On October 30, 2020, the Federalist Society's Corporations, Securities & Antitrust Practice Group and the Regulatory Transparency Project cosponsored a virtual panel on "United States v. Google: Examining the Historic Antitrust Case Against Big Tech".
The Department of Justice (DOJ) recently filed its much-anticipated lawsuit against Google. The case is the most high-profile antitrust challenge since the Microsoft case more than 20 years ago. The Justice Department has alleged that Google monopolized the search and search advertising markets, inhibiting rivals such as Bing, DuckDuckGo, and Yahoo from succeeding and thereby ultimately harming competition and consumers. Our distinguished panel debated the merits of the DOJ’s antitrust claims, discussed the potential parallels to the Microsoft action, and opined on the government's likelihood of success at trial.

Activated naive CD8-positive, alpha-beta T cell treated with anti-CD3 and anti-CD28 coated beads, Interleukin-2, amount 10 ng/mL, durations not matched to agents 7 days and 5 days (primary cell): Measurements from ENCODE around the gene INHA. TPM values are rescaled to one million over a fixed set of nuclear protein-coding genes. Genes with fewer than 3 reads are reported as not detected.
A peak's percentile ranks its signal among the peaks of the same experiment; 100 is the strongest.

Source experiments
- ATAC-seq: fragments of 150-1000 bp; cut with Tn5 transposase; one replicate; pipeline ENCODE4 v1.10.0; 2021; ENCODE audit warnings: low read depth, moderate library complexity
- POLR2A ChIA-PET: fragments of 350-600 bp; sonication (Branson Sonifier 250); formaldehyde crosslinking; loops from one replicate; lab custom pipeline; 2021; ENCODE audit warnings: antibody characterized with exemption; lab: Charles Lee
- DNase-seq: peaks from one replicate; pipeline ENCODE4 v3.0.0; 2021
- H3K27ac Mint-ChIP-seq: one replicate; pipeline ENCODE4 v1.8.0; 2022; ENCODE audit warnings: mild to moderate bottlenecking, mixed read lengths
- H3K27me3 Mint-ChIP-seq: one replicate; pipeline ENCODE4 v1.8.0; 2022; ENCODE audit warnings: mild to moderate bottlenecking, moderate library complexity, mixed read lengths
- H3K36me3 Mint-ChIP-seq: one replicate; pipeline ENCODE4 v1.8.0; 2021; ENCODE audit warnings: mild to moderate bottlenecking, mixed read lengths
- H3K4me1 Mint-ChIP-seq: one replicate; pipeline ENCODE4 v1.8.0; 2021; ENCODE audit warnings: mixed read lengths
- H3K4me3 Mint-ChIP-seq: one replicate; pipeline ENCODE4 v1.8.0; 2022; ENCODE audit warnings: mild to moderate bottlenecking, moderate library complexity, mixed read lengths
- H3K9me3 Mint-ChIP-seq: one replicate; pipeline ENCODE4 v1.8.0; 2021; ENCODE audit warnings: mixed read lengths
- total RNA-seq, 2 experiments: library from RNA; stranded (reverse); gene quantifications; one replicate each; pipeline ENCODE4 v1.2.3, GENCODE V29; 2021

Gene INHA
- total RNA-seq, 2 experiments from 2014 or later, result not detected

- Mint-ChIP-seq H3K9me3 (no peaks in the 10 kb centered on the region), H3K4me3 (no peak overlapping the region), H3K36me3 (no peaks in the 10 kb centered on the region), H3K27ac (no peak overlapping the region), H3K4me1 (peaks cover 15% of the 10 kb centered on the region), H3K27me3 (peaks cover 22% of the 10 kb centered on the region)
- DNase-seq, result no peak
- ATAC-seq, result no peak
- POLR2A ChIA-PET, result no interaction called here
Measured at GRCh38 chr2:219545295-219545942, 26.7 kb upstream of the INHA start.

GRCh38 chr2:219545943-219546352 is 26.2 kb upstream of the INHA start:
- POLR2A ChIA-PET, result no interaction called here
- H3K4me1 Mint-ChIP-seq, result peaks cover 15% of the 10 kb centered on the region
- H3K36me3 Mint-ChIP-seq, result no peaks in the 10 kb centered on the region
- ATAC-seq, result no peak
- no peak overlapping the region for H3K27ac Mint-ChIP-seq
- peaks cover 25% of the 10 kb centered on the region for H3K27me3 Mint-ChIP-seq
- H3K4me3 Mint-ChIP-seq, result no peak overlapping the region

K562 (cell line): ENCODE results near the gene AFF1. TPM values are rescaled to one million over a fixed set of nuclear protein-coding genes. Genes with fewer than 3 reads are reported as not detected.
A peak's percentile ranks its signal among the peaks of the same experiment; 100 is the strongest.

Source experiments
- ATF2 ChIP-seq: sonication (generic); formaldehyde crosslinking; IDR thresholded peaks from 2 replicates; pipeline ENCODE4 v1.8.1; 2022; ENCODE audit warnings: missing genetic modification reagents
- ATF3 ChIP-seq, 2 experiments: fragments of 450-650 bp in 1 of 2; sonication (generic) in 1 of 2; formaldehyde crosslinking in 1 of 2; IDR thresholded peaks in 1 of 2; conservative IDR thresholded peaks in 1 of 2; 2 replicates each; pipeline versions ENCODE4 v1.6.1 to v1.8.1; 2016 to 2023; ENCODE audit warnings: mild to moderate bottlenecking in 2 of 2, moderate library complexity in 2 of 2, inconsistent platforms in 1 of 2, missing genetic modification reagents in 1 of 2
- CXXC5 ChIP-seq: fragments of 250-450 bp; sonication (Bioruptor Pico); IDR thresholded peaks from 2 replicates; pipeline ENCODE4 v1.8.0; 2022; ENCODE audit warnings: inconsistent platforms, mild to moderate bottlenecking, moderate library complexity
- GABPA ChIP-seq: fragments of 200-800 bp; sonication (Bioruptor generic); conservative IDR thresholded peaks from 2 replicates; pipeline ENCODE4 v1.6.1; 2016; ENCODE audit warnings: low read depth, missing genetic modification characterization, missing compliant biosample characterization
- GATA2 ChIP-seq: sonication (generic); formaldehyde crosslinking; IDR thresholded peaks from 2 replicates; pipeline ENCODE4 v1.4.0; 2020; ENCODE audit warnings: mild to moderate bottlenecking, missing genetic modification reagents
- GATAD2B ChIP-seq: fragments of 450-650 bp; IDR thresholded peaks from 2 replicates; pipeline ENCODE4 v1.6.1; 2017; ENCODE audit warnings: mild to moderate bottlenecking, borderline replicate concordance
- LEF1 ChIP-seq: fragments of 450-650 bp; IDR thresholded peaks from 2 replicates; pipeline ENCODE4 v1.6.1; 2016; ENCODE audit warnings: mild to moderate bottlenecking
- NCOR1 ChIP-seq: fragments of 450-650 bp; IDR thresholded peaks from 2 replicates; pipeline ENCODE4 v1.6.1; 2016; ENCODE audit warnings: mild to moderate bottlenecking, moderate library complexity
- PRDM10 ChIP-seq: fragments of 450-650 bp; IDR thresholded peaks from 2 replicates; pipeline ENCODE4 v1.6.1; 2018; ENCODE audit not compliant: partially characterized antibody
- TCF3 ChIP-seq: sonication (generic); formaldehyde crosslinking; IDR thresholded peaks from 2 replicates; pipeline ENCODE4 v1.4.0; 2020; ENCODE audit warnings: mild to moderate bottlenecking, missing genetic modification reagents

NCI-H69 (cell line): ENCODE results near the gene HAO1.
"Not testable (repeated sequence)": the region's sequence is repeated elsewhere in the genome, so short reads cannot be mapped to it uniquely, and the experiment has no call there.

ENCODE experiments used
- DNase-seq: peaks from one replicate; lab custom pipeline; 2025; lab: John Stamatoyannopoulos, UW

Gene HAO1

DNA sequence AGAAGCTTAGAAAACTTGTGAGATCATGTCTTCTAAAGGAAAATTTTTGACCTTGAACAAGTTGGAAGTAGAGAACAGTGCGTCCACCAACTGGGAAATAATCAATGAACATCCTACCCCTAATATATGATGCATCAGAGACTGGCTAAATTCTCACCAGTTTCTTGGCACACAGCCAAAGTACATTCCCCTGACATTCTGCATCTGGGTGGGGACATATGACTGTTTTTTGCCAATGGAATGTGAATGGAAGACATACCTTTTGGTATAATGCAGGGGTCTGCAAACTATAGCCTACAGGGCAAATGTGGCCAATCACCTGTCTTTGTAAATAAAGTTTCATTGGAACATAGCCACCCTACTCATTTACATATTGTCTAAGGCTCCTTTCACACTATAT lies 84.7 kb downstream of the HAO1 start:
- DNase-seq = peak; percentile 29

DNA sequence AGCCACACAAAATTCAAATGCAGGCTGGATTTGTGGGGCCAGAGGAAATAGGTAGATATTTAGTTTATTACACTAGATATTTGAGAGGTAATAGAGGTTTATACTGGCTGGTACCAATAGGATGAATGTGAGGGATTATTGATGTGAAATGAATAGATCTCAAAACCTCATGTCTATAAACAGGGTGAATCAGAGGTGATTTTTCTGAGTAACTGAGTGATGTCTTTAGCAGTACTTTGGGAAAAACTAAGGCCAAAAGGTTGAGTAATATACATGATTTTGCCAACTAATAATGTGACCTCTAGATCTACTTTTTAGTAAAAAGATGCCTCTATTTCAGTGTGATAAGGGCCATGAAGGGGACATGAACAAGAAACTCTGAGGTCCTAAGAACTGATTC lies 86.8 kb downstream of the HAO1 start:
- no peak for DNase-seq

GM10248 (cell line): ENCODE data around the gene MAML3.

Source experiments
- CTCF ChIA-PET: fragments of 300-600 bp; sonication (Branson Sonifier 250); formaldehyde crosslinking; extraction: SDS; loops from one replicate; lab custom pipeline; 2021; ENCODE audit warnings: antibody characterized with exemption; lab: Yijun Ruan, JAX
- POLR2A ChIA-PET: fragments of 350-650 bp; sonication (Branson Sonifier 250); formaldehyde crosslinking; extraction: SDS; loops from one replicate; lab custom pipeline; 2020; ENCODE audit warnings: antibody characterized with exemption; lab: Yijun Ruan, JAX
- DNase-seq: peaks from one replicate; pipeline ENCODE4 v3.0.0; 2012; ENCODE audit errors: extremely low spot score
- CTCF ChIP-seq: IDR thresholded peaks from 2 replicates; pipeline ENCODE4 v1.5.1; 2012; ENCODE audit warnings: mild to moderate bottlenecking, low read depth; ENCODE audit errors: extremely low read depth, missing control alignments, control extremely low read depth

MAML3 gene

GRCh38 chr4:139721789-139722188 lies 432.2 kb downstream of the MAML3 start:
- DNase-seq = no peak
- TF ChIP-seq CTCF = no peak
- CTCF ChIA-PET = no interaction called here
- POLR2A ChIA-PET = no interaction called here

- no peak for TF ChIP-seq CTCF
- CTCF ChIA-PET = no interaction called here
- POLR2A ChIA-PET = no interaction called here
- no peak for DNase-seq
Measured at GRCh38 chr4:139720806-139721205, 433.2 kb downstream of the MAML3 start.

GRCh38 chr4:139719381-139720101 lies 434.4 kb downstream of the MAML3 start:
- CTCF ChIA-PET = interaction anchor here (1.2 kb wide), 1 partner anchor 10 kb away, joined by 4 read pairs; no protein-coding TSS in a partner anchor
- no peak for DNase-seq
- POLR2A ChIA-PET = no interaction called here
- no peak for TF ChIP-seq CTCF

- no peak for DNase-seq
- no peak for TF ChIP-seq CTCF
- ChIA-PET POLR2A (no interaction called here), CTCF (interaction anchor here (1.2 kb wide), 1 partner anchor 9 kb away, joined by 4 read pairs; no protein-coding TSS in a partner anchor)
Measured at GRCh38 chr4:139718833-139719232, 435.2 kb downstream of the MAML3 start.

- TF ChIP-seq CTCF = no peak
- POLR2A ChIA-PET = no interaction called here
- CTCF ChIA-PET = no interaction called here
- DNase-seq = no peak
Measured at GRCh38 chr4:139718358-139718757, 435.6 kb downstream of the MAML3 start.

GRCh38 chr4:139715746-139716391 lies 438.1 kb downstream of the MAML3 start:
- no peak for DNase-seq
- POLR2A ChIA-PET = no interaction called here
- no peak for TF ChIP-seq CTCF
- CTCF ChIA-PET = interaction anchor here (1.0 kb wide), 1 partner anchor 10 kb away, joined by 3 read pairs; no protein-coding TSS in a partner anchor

- Geoffrey A. Manne, President and Founder, International Center for Law & Economics
- A. Douglas Melamed, Professor of the Practice of Law, Stanford Law School
- Christopher L. Sagers, James A. Thomas Distinguished Professor of Law, Cleveland-Marshall College of Law
- Moderator: Brianna S. Hills, Associate, Boies Schiller Flexner LLP
- Introduction: Nick Marr, Assistant Director, Practice Groups, The Federalist Society
As always, the Federalist Society takes no position on particular legal or public policy issues; all expressions of opinion are those of the speakers.
For related programming, see "United States v. Google," an October 21 Teleforum call with Professor George L. Priest, co-sponsored by the Corporations, Securities & Antitrust Practice Group and The Bork Foundation.